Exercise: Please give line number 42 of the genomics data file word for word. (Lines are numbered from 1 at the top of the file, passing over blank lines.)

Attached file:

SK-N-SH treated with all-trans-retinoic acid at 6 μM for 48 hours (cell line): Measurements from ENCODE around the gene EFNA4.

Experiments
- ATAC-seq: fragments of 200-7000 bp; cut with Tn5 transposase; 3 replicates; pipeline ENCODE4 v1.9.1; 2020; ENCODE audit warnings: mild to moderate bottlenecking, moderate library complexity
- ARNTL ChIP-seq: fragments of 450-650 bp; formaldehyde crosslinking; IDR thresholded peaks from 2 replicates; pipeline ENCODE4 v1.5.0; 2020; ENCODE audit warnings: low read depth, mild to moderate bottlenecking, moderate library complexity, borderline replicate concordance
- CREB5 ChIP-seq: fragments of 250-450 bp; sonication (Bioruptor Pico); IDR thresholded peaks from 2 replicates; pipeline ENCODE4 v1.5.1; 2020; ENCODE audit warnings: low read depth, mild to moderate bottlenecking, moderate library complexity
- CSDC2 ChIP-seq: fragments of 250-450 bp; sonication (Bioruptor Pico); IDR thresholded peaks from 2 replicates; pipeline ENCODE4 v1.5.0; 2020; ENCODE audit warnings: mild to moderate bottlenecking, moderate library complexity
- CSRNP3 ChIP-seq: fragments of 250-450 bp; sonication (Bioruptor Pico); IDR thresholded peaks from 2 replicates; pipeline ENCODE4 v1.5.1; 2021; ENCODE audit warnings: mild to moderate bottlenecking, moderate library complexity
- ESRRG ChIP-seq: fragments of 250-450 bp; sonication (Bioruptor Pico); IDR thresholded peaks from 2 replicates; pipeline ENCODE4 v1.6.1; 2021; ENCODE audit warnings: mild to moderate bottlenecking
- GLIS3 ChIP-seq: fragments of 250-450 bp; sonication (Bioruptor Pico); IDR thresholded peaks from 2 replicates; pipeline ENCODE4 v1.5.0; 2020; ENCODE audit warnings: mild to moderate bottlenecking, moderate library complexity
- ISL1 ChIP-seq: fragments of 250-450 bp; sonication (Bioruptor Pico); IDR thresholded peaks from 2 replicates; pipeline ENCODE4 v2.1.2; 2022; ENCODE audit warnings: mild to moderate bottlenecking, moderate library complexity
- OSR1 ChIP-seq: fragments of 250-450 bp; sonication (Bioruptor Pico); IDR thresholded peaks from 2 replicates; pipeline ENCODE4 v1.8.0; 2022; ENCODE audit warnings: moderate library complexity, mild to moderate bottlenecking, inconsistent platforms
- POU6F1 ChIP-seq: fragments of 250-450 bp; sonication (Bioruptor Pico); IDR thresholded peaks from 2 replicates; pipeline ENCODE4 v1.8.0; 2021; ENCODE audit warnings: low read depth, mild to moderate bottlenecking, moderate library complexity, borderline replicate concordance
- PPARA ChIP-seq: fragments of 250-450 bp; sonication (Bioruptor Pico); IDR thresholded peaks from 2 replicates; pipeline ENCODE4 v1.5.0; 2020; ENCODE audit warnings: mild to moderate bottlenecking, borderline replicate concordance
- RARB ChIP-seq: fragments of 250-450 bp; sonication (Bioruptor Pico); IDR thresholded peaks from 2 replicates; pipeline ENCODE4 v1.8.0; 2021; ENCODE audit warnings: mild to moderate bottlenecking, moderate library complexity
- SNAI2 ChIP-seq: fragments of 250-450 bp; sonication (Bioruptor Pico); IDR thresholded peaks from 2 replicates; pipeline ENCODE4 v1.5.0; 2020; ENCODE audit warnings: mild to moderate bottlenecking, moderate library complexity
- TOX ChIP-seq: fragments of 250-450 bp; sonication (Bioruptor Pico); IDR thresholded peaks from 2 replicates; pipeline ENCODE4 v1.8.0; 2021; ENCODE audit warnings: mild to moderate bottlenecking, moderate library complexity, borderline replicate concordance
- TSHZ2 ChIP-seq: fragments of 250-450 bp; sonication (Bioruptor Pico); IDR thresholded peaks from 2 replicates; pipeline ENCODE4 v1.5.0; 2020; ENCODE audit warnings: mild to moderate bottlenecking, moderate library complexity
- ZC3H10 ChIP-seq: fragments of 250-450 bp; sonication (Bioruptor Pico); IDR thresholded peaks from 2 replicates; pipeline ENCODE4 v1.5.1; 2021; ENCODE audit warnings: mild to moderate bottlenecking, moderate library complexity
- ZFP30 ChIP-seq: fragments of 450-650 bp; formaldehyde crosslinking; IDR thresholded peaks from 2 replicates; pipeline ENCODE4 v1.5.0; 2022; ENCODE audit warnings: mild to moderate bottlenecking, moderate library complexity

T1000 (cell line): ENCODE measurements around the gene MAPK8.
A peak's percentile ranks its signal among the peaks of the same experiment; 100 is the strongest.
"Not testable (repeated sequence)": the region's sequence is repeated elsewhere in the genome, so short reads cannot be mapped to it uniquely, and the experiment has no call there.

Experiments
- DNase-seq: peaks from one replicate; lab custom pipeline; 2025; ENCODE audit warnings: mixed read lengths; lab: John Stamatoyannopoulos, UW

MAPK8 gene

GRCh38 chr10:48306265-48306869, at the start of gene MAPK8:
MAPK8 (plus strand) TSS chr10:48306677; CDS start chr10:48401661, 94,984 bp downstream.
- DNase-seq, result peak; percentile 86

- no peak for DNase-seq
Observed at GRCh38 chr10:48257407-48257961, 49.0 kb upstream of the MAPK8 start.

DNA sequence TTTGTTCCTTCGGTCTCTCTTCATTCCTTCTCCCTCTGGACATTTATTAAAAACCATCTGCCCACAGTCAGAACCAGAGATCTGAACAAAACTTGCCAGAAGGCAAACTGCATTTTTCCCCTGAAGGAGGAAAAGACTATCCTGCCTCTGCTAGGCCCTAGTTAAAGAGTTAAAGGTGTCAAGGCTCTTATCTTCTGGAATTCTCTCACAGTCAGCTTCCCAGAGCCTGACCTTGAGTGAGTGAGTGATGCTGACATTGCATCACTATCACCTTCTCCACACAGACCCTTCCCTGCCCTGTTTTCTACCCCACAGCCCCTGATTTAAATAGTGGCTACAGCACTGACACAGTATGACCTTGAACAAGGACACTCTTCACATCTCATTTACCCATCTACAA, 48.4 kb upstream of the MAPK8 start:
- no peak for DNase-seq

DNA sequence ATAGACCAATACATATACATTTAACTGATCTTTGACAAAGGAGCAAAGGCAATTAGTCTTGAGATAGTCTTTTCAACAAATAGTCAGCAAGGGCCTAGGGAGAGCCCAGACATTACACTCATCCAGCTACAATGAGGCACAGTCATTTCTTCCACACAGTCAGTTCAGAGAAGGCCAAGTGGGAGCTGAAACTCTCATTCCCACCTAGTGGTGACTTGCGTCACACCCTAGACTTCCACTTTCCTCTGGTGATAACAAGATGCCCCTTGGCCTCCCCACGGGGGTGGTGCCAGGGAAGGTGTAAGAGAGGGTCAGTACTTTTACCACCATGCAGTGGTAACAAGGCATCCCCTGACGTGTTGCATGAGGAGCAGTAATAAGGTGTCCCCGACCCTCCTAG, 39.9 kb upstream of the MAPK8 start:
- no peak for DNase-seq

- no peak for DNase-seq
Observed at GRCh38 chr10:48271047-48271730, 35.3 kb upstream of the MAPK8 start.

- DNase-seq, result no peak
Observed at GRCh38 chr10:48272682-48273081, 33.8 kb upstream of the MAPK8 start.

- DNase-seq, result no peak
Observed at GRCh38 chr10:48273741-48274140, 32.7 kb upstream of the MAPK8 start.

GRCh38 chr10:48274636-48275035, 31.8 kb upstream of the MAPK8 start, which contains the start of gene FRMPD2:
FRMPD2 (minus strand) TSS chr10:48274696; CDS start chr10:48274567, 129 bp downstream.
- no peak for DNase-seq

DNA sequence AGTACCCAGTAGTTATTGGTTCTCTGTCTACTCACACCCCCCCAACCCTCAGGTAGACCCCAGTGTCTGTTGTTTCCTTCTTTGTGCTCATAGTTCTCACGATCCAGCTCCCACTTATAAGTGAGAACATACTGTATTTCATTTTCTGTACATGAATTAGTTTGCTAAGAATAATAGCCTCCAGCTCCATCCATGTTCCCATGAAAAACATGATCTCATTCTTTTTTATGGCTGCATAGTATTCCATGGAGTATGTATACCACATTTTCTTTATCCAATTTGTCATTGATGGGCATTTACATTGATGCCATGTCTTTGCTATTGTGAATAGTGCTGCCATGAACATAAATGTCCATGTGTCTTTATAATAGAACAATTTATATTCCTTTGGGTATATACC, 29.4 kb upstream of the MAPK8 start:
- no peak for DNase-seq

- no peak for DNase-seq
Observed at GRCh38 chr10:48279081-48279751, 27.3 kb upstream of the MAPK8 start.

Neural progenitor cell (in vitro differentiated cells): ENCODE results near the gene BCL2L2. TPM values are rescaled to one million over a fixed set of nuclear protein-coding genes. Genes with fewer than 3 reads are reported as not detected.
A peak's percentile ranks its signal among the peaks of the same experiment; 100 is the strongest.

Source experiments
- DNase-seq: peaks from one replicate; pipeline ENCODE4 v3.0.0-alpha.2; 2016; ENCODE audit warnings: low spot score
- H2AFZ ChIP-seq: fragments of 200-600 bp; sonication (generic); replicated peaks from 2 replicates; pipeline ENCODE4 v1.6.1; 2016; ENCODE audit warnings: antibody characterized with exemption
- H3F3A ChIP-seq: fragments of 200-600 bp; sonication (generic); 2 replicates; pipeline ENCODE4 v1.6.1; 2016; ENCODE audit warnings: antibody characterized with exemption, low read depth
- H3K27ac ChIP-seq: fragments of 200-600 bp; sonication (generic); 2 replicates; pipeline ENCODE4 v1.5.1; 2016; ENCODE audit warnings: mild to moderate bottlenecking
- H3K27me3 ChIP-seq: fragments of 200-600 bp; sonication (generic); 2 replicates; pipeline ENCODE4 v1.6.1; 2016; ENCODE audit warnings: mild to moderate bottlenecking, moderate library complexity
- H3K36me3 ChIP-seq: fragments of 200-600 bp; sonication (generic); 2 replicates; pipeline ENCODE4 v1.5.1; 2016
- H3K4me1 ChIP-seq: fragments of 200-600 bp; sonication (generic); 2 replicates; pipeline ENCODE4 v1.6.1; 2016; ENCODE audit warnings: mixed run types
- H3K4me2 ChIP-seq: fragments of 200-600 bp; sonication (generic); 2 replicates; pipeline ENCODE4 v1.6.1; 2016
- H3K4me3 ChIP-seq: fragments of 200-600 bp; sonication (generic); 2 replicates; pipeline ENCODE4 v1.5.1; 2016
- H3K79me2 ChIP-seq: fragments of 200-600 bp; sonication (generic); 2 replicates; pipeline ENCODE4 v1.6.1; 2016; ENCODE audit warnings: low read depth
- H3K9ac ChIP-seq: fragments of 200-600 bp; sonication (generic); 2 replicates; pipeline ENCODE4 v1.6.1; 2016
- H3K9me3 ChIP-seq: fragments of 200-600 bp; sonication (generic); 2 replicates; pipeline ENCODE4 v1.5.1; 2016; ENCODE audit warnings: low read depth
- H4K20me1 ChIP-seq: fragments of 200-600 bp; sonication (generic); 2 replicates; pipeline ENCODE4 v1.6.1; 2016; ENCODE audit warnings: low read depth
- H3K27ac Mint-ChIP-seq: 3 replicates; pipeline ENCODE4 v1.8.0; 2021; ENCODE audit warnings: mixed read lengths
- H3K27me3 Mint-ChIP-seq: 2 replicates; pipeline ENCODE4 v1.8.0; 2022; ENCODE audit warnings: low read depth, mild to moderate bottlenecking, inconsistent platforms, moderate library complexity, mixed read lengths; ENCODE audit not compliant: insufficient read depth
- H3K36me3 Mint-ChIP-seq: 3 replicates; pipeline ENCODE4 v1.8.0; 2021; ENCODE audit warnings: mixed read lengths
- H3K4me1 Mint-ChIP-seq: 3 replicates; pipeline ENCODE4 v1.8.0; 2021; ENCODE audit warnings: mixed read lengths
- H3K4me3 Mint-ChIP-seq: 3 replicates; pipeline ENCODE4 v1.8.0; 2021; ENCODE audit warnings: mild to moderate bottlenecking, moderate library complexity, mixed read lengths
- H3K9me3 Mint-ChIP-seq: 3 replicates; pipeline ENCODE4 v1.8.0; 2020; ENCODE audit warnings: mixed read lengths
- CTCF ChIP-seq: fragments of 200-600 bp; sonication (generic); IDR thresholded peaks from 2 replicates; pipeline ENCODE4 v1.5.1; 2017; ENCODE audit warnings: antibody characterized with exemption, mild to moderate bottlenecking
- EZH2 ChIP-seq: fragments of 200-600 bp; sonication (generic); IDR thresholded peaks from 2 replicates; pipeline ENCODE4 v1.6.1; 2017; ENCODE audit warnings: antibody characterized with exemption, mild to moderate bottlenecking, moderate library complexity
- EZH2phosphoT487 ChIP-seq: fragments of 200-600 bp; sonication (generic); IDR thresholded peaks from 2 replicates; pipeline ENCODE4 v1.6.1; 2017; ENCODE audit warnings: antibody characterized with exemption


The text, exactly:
FRMPD2 (minus strand) TSS chr10:48274696; CDS start chr10:48274567, 129 bp downstream.